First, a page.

Adeno-associated virus (AAV) transduction efficiency and tropism are conventionally determined by high expression of a fluorescent reporter gene. Emerging data has suggested that such conventional methods may underestimate AAV transduction for cells in which reporter expression from AAV vectors is undetectable. To explore an alternative method that captures AAV transduction in cells in which low expression of a cargo is sufficient for the intended activity, we sought after CRISPR/Cas9-mediated gene disruption. In this study, we use AAV to deliver CRISPR/guide RNA designed to abolish the genes NeuN, GFAP, or MOG expressed specifically in neurons, astrocytes, or oligodendrocytes respectively in the central nervous system (CNS) of mice. Abrogated expression of these cell-type-specific genes can be measured biochemically in CNS subregions and provides quantitative assessment of AAV transduction in these CNS cell types. By using this method, we compared CNS transduction of AAV9, AAV-PHP.B, and AAV-PHP.eB delivered via intracerebroventricular injection (ICV) in neonatal mice. We found both AAV-PHP.B and AAV-PHP.eB resulted in marked disruption of the NeuN gene by CRISPR/Cas9, significantly greater than AAV9 in several brain regions and spinal cord. In contrast, only modest disruption of the GFAP gene and the MOG gene was observed by all three AAV variants. Since the procedure of ICV circumvents the blood–brain barrier, our data suggests that, independent of their ability to cross the blood–brain barrier, AAV-PHP.B variants also exhibit remarkably improved neuronal transduction in the CNS. We anticipate this approach will facilitate profiling of AAV cellular tropism in murine CNS.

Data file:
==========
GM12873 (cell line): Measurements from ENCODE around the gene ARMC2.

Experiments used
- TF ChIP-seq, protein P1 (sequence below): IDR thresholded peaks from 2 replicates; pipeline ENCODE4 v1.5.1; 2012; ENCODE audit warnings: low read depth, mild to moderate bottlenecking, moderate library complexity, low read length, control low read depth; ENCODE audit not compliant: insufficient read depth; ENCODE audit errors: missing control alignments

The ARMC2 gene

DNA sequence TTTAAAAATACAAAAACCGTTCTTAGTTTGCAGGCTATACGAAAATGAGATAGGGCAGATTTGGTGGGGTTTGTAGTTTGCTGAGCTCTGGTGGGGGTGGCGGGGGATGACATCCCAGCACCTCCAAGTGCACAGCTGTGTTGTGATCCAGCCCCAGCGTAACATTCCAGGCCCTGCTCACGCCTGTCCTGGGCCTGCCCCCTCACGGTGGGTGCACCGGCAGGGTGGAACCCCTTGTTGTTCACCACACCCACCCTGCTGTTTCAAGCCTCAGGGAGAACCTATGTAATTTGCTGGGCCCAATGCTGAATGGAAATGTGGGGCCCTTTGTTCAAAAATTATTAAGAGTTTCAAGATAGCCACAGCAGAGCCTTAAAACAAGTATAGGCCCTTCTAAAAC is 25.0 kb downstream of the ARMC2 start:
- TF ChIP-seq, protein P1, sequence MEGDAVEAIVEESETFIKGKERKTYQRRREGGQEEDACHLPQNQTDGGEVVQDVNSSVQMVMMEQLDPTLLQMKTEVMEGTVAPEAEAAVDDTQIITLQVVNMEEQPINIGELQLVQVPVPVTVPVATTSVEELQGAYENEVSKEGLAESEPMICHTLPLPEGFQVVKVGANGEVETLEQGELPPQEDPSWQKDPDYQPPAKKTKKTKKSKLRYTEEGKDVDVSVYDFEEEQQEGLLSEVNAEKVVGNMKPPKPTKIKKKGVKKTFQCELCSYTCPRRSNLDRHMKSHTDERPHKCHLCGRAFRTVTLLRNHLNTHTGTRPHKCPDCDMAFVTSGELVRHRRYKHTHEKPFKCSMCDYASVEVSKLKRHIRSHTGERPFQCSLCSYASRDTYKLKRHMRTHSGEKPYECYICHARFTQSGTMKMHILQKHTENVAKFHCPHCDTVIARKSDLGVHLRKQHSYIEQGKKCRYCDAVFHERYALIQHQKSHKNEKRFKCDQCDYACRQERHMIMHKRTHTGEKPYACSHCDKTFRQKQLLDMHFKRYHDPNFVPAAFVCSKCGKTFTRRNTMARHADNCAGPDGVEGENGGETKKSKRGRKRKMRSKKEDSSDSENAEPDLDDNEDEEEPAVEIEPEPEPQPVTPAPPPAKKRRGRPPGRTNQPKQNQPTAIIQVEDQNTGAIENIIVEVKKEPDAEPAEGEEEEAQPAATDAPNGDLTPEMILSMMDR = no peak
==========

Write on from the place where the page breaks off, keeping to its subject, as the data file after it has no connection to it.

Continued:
Recombinant adeno-associated viruses (AAVs) are commonly used to transfer exogenous DNA in vivo to the central nervous system (CNS) in mammals. The cargo DNA of AAV vectors can be designed to mediate editing in the host genome or drive transgene expression for studying the function of a gene in CNS [1, 2], modeling neurodegenerative diseases , or gene therapy treatments in animal models . Broad CNS transduction requires optimal routes of administration of AAV for its delivery to different regions throughout the brain and spinal cord. In addition, researchers are racing to identify novel AAV serotypes with enhanced transduction efficiency and broad cellular tropism in the CNS, including neuronal and nonneuronal cell populations [4, 5]. Methods that facilitate transduction profiling are much needed for guiding AAV delivery optimization and novel capsid characterization.